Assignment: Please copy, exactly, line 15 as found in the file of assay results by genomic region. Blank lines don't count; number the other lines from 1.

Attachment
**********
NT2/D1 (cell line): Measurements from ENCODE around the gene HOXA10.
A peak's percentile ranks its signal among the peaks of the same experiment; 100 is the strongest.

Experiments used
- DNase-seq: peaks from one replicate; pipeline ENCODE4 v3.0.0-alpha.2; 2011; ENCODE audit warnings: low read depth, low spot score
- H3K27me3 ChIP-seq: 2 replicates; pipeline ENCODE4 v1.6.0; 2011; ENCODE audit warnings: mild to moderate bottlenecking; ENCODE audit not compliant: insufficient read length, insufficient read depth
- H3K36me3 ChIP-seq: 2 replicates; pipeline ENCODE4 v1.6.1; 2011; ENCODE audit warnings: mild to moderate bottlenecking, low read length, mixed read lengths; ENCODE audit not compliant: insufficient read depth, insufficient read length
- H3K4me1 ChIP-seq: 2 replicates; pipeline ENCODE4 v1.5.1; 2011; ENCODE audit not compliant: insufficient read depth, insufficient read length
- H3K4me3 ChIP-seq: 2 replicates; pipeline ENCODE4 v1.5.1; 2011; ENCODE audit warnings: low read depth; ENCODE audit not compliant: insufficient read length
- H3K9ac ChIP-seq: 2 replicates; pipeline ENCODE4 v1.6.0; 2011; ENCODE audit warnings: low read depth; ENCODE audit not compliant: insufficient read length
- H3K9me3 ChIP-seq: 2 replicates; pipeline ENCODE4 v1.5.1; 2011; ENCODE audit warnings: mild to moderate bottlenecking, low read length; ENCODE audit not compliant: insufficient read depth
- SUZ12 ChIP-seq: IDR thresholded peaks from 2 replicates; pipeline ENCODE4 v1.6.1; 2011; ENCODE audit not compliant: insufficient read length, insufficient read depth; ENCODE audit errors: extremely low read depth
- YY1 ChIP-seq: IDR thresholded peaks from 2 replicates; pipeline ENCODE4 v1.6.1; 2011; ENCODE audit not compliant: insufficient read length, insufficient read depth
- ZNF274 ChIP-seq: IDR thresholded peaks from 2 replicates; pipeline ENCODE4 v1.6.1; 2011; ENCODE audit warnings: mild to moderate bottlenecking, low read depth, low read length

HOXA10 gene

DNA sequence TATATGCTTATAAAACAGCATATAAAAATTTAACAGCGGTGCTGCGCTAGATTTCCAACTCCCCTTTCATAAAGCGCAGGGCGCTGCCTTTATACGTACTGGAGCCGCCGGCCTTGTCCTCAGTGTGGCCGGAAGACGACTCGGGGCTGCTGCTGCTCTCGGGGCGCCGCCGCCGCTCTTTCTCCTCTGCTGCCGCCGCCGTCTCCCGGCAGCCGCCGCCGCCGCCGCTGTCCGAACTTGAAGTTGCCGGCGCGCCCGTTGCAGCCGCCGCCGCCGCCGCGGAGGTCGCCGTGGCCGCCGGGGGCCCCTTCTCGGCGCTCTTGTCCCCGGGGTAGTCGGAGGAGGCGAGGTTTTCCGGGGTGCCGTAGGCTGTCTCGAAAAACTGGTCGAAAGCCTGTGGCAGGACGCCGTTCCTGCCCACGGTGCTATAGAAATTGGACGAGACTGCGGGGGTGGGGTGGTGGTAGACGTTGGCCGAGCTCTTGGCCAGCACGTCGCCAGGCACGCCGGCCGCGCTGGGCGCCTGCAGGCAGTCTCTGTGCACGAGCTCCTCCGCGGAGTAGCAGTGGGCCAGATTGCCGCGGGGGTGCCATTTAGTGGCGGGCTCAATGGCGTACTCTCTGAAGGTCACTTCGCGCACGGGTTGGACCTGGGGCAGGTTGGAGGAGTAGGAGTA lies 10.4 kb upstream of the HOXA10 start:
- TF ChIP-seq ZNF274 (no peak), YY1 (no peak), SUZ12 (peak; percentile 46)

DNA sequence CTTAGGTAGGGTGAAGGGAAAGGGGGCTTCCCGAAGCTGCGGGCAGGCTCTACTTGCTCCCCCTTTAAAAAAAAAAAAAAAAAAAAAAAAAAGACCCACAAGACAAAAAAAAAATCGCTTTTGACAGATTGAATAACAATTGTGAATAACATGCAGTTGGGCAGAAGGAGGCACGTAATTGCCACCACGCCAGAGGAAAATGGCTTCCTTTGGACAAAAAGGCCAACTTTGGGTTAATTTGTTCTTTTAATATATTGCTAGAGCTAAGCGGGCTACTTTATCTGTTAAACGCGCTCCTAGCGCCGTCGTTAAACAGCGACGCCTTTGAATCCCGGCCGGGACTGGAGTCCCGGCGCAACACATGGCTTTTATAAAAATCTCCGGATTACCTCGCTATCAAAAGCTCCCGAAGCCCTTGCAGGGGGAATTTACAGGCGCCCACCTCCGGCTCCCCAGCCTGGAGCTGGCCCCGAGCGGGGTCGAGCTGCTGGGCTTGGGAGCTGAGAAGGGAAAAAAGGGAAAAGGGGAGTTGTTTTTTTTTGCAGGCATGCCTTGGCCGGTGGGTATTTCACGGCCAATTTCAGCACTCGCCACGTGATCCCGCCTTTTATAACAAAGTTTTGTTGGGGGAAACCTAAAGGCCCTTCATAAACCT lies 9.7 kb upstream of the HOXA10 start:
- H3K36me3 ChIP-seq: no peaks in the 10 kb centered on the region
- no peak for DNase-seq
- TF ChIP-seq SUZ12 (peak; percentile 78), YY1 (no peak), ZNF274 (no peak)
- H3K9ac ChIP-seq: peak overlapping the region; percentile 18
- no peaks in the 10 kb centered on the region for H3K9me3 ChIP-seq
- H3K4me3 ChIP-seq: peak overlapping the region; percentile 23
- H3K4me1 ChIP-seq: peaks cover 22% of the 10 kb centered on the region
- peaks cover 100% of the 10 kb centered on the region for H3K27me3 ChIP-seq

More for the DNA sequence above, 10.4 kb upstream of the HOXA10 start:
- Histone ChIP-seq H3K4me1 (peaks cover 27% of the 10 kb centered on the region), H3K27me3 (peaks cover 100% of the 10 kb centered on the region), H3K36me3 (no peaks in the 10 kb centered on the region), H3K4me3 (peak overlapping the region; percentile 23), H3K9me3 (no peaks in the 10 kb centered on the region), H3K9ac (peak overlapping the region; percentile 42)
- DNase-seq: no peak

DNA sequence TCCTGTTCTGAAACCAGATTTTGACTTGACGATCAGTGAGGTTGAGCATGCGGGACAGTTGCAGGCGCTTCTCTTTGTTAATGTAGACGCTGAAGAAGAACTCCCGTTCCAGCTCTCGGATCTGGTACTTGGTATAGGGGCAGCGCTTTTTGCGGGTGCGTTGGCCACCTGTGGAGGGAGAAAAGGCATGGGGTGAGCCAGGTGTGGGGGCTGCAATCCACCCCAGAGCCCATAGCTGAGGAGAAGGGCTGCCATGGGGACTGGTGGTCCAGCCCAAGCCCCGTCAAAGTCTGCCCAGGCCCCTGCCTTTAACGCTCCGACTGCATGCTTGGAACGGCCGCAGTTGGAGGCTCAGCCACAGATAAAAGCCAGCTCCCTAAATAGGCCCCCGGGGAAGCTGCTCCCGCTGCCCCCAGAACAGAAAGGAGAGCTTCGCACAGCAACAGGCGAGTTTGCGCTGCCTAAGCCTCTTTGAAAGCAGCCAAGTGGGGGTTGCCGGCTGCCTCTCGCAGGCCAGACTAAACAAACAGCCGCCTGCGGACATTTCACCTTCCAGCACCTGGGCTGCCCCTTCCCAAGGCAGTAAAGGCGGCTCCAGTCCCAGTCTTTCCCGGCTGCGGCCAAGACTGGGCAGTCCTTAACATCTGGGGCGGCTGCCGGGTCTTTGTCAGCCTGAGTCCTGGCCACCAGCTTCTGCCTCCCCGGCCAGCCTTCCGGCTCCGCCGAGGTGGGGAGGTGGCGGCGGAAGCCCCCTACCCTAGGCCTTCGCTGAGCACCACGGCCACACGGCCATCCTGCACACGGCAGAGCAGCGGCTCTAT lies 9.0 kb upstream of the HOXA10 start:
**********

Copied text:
DNA sequence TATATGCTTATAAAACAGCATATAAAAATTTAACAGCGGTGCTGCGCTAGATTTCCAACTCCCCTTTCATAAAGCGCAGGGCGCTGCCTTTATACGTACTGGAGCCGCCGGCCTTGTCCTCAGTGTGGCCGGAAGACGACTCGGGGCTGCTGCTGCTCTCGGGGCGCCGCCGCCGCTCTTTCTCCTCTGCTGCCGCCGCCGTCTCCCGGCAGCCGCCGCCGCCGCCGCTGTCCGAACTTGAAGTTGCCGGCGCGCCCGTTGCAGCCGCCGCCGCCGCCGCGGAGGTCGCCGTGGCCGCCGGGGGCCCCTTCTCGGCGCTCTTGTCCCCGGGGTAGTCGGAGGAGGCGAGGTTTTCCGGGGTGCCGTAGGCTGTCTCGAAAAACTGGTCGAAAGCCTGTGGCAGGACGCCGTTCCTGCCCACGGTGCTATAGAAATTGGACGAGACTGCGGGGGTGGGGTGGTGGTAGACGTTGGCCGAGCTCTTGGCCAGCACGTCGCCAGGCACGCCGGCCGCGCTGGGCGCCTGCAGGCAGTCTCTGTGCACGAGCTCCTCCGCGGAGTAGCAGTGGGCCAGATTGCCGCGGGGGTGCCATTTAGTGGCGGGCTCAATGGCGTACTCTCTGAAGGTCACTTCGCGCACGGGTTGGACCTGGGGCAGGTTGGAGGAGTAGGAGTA lies 10.4 kb upstream of the HOXA10 start: